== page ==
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Report Shows Stability, Future Concerns for LGBT Organizations

Report Shows Stability, Future Concerns for LGBT Organizations

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A new report from the Movement Advancement Project shows that the nation's leading LGBT organizations experienced renewed financial stability and growth in 2010, although an alarming decline in individual donors raises concerns about the future.

The 2011 National LGBT Movement Report released Tuesday found that finances stabilized following a drastic decline from 2008 to 2009. The report examined 40 leading organizations that comprise 71% of the budgets of all LGBT social justice organizations.

According to the report, the overall financial health of the LGBT movement remains strong, where combined 2010 revenues exceeded expenses by $4.6 million, a reversal from 2009 when expenses surpassed revenues by almost the same amount. Fueled by corporations, bequests, fundraising events, and in-kind giving, revenue including in-kind contributions increased by 1% from 2009 to 2010, compared to a 20% drop from 2008 to 2009.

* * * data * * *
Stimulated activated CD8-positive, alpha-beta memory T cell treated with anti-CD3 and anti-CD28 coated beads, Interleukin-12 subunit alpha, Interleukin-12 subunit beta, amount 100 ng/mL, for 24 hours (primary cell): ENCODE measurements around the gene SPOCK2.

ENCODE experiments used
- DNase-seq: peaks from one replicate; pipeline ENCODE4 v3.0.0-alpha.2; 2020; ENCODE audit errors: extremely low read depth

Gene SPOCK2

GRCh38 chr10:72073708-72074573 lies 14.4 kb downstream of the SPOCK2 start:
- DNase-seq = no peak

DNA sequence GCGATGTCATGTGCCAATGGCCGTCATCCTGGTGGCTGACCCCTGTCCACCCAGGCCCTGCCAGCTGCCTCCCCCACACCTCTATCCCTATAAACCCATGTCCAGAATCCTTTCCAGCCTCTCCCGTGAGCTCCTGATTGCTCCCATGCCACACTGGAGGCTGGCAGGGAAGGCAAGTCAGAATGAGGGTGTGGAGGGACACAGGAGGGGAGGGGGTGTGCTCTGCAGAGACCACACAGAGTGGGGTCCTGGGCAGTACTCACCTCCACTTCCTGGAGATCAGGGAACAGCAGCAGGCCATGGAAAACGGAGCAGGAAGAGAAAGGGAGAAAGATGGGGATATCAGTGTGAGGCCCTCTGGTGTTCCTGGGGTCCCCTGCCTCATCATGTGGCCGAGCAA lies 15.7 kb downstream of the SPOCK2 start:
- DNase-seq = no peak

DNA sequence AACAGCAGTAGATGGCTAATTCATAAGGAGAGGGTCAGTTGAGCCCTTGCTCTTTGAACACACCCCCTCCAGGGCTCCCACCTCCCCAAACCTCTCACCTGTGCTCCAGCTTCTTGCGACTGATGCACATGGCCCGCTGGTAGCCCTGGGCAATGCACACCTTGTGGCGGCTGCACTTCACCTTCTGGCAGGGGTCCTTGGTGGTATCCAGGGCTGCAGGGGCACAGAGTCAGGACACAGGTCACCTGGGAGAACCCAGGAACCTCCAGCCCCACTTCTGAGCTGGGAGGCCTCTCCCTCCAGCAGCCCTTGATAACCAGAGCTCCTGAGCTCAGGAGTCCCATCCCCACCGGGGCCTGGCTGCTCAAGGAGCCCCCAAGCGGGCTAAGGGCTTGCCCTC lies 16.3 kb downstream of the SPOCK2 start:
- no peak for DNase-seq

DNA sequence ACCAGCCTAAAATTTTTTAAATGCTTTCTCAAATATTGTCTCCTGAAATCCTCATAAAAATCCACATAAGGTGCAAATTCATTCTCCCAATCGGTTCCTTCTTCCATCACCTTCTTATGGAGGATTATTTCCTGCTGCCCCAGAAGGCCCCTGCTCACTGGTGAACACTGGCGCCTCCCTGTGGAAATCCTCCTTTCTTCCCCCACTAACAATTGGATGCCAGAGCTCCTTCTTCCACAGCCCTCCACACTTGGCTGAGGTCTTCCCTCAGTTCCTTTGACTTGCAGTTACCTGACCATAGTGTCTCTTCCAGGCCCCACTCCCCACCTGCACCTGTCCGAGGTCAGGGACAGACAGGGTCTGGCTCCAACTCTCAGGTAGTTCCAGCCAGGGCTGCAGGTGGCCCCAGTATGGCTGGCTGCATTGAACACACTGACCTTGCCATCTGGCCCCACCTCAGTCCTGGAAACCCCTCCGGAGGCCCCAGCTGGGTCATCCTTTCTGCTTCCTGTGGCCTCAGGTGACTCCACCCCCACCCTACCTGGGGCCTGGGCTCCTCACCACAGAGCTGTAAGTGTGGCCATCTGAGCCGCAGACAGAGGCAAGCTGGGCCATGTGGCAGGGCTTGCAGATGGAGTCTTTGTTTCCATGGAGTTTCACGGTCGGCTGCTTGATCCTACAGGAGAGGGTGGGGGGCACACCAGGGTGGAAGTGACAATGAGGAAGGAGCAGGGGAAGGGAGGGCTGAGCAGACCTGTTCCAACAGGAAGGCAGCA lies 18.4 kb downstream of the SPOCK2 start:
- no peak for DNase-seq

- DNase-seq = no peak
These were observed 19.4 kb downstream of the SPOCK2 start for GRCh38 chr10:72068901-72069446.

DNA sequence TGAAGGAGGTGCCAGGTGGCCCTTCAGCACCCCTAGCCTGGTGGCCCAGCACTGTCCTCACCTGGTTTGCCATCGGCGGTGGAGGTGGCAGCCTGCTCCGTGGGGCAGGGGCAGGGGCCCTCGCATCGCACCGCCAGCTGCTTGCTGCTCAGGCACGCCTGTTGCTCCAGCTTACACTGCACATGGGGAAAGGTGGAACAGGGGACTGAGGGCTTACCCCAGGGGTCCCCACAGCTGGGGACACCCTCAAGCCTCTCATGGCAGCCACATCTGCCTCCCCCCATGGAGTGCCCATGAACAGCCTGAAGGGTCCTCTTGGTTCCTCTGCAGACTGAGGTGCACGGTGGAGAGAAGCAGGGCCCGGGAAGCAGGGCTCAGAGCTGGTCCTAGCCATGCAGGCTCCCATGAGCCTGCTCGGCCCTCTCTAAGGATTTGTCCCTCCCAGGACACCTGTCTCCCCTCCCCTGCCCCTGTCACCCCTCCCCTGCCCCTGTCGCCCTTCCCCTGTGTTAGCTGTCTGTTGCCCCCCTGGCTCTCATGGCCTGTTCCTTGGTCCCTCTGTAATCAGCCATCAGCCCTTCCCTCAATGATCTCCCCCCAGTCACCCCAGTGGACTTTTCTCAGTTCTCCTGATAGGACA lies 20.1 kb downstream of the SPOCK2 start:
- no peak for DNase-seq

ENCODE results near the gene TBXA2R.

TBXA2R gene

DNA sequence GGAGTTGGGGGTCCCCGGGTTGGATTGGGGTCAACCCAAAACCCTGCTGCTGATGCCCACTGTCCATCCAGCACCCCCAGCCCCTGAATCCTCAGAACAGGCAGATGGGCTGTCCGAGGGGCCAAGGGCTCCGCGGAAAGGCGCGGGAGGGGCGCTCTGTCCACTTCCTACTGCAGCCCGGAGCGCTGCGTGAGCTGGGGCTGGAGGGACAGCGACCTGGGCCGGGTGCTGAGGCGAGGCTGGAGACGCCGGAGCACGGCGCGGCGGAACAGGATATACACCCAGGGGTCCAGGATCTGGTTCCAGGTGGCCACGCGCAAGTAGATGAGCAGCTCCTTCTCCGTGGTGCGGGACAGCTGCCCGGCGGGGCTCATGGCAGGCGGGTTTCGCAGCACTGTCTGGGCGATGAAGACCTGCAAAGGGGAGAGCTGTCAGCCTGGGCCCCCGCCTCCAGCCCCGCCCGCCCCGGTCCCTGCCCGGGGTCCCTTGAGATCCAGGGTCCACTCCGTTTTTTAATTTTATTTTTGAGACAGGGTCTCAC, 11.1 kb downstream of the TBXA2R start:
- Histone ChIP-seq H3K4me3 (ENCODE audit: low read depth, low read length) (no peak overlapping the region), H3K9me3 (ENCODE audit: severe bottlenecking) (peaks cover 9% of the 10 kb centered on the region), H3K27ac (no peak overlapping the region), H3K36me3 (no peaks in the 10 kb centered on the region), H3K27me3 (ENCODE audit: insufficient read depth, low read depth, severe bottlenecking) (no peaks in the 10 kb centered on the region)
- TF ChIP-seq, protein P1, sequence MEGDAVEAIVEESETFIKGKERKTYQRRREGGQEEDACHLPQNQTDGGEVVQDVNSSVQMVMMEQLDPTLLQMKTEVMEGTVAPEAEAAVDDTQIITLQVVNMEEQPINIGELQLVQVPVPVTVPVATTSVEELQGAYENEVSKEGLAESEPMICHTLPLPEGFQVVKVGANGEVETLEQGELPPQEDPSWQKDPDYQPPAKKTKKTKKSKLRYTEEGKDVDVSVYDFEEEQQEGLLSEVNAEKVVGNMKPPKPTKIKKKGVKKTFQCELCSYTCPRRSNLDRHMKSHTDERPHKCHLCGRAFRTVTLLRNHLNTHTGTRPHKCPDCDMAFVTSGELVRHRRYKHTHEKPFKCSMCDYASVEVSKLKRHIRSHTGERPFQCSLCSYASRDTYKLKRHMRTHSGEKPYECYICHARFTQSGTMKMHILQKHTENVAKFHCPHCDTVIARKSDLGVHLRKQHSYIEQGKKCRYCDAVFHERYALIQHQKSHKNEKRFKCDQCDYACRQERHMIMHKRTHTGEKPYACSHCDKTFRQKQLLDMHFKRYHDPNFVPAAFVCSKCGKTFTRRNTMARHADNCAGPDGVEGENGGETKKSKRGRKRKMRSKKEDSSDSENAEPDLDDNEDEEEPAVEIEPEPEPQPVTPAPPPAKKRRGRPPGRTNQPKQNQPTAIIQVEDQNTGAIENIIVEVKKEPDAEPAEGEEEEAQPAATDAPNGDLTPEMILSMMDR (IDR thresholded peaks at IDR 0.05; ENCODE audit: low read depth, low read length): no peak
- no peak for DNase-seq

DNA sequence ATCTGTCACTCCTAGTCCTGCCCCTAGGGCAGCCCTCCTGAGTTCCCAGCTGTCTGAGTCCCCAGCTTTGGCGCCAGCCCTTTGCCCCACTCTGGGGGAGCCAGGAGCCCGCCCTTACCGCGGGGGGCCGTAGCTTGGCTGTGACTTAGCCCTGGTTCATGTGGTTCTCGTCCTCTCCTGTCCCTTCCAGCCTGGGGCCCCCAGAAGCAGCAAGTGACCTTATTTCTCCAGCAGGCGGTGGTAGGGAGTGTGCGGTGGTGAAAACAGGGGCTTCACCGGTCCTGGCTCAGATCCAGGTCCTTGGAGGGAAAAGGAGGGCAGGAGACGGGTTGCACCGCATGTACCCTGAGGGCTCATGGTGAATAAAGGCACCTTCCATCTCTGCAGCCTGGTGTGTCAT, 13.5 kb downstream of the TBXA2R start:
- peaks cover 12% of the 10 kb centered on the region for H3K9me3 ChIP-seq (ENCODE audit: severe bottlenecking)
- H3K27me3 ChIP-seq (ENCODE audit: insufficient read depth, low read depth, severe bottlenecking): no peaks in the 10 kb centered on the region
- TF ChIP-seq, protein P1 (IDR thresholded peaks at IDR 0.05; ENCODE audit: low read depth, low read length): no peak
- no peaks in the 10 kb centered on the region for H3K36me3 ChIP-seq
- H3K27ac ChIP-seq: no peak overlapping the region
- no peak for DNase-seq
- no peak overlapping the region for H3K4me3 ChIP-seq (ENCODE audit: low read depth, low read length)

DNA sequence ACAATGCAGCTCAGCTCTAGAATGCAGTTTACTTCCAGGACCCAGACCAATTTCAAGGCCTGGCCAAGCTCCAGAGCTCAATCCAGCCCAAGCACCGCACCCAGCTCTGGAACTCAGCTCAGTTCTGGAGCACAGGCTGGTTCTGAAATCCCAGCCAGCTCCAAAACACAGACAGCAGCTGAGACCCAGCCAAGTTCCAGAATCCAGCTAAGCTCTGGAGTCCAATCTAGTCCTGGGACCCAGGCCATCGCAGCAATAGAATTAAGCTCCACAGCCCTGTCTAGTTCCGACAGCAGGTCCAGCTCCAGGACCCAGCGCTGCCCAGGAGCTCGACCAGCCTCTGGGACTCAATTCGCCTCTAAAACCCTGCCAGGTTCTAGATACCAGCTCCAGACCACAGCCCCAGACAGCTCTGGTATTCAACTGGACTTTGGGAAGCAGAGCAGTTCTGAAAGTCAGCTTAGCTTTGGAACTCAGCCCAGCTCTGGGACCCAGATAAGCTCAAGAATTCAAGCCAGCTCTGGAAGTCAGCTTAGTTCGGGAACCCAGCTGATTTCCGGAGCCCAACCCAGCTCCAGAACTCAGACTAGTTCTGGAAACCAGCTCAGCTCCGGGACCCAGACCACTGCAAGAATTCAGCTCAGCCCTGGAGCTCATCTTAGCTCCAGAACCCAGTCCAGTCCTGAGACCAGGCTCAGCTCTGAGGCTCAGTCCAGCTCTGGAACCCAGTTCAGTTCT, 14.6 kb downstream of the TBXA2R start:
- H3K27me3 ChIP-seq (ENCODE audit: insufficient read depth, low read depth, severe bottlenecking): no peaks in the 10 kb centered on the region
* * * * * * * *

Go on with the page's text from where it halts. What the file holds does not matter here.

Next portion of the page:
On the other hand, according to the report, the number of individual donors to LGBT organizations fell by 12% from 2009 to 2010, and their total contributions dropped by 14%. The decline sparks concerns because individual donors represent the greatest source of organizational revenue, providing some 35% of funding.

Less than 3% of LGBT adults give to national LGBT organizations, according to MAP. While the LGBT movement has witnessed historic progress in recent years on issues such as marriage equality and the repeal of the military's "don't ask, don't tell" policy, the 10 largest antigay organizations spent nearly three times as much as all 40 LGBT organizations evaluated in 2010, at $330.4 million compared to $126.8 million, according to the report.

"The finances of LGBT movement organizations appear to be stabilizing despite the difficult economic climate," said Ineke Mushovic, executive director of MAP, in a news release. "However, while most revenue streams are increasing, organizations are seeing continued drops in individual donors. Finding ways to reach the 97% of LGBT adults who do not give to these organizations is becoming a more urgent priority."

Other key findings of the report include efficient fundraising operations, with 11% of expenses spent on fundraising and 79% spent directly on programs and services. The LGBT organizations' paid staff also represented the broader U.S. population, with 48% of employees identified as women, 32% identified as people of color, and 6% identified as transgender.

Read the full report from MAP here.

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